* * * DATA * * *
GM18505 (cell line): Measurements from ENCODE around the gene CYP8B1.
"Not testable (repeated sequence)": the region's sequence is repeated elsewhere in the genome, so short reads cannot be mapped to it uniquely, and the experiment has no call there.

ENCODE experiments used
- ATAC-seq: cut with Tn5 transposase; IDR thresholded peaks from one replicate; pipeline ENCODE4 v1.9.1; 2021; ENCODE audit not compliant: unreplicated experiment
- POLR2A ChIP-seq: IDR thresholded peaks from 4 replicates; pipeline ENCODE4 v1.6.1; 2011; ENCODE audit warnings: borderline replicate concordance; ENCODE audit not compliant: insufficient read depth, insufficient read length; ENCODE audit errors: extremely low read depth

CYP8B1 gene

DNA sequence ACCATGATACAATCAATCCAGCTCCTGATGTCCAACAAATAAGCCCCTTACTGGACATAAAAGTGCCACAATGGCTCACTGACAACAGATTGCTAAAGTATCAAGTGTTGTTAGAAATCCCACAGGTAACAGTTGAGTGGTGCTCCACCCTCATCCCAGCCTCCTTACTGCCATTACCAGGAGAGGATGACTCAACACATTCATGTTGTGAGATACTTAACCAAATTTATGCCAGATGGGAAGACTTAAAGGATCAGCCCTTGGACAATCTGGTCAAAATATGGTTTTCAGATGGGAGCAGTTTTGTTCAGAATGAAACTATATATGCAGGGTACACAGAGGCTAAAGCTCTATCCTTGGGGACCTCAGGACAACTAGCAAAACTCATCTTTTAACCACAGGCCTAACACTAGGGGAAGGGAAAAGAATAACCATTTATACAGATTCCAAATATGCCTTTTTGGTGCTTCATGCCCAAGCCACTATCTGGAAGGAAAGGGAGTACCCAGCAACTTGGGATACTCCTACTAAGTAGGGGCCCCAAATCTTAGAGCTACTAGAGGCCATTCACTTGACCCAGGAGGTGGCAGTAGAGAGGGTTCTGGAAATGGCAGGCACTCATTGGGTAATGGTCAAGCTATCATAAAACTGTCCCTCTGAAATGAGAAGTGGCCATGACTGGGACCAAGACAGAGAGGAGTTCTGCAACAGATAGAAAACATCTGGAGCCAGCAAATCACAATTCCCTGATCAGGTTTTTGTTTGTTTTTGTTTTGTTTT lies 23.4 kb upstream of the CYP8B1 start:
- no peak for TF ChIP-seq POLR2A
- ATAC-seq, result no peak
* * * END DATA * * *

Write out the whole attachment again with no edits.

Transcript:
GM18505 (cell line): Measurements from ENCODE around the gene CYP8B1.
"Not testable (repeated sequence)": the region's sequence is repeated elsewhere in the genome, so short reads cannot be mapped to it uniquely, and the experiment has no call there.

ENCODE experiments used
- ATAC-seq: cut with Tn5 transposase; IDR thresholded peaks from one replicate; pipeline ENCODE4 v1.9.1; 2021; ENCODE audit not compliant: unreplicated experiment
- POLR2A ChIP-seq: IDR thresholded peaks from 4 replicates; pipeline ENCODE4 v1.6.1; 2011; ENCODE audit warnings: borderline replicate concordance; ENCODE audit not compliant: insufficient read depth, insufficient read length; ENCODE audit errors: extremely low read depth

CYP8B1 gene

DNA sequence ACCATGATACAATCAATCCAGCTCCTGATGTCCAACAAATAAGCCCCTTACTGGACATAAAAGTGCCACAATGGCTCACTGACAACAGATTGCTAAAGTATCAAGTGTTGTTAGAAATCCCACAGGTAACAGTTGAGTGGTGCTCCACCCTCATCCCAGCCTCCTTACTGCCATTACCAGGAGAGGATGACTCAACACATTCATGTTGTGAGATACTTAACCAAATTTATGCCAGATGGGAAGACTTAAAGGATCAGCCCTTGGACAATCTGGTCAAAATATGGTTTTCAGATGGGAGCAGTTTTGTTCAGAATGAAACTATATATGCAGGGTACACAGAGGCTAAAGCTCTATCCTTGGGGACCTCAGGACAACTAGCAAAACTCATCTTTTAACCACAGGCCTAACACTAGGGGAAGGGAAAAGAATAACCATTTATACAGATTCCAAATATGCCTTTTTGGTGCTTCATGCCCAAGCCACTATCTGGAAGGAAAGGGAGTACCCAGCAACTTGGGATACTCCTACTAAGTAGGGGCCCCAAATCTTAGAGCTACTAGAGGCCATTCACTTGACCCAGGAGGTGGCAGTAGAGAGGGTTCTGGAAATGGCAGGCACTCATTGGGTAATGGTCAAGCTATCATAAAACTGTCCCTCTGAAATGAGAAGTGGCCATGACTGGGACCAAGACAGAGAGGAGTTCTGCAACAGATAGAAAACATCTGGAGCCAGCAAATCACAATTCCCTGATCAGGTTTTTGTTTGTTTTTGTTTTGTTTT lies 23.4 kb upstream of the CYP8B1 start:
- no peak for TF ChIP-seq POLR2A
- ATAC-seq, result no peak